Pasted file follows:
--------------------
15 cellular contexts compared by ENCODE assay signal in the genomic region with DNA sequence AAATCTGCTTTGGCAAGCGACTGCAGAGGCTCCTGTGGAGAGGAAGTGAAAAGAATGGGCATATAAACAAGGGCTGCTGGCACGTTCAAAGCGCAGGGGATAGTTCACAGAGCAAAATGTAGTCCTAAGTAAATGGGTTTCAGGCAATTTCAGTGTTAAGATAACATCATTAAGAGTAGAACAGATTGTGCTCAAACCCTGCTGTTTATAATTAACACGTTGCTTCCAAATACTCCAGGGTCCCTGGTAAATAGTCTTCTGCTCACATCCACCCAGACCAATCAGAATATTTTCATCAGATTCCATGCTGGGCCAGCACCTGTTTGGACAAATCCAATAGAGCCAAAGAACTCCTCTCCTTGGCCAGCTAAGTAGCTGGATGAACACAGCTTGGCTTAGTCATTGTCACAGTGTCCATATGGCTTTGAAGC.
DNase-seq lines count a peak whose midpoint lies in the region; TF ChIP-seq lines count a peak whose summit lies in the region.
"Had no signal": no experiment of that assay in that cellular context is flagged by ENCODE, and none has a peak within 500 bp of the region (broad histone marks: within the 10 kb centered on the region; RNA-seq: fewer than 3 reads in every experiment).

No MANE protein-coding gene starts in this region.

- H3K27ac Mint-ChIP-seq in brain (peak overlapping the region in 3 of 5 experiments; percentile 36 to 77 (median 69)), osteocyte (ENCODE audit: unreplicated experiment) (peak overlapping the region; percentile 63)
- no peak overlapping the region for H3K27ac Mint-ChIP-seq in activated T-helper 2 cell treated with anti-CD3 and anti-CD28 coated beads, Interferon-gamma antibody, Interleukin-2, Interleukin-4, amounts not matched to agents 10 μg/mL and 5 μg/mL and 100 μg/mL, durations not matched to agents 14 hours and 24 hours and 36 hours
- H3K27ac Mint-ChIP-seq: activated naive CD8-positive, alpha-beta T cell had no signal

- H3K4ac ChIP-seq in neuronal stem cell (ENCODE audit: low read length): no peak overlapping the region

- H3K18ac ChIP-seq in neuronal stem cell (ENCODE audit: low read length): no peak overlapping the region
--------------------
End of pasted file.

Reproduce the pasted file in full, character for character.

15 cellular contexts compared by ENCODE assay signal in the genomic region with DNA sequence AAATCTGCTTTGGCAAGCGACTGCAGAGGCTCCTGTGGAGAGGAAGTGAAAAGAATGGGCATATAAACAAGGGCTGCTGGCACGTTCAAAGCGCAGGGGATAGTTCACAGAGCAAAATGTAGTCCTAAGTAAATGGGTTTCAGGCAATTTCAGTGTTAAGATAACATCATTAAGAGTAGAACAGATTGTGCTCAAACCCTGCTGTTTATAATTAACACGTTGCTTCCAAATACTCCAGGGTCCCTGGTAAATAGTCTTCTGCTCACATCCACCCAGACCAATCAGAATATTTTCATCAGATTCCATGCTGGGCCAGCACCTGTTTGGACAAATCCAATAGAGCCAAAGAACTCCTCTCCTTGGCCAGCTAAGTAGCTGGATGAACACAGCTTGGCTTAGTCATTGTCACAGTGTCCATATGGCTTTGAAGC.
DNase-seq lines count a peak whose midpoint lies in the region; TF ChIP-seq lines count a peak whose summit lies in the region.
"Had no signal": no experiment of that assay in that cellular context is flagged by ENCODE, and none has a peak within 500 bp of the region (broad histone marks: within the 10 kb centered on the region; RNA-seq: fewer than 3 reads in every experiment).

No MANE protein-coding gene starts in this region.

- H3K27ac Mint-ChIP-seq in brain (peak overlapping the region in 3 of 5 experiments; percentile 36 to 77 (median 69)), osteocyte (ENCODE audit: unreplicated experiment) (peak overlapping the region; percentile 63)
- no peak overlapping the region for H3K27ac Mint-ChIP-seq in activated T-helper 2 cell treated with anti-CD3 and anti-CD28 coated beads, Interferon-gamma antibody, Interleukin-2, Interleukin-4, amounts not matched to agents 10 μg/mL and 5 μg/mL and 100 μg/mL, durations not matched to agents 14 hours and 24 hours and 36 hours
- H3K27ac Mint-ChIP-seq: activated naive CD8-positive, alpha-beta T cell had no signal

- H3K4ac ChIP-seq in neuronal stem cell (ENCODE audit: low read length): no peak overlapping the region

- H3K18ac ChIP-seq in neuronal stem cell (ENCODE audit: low read length): no peak overlapping the region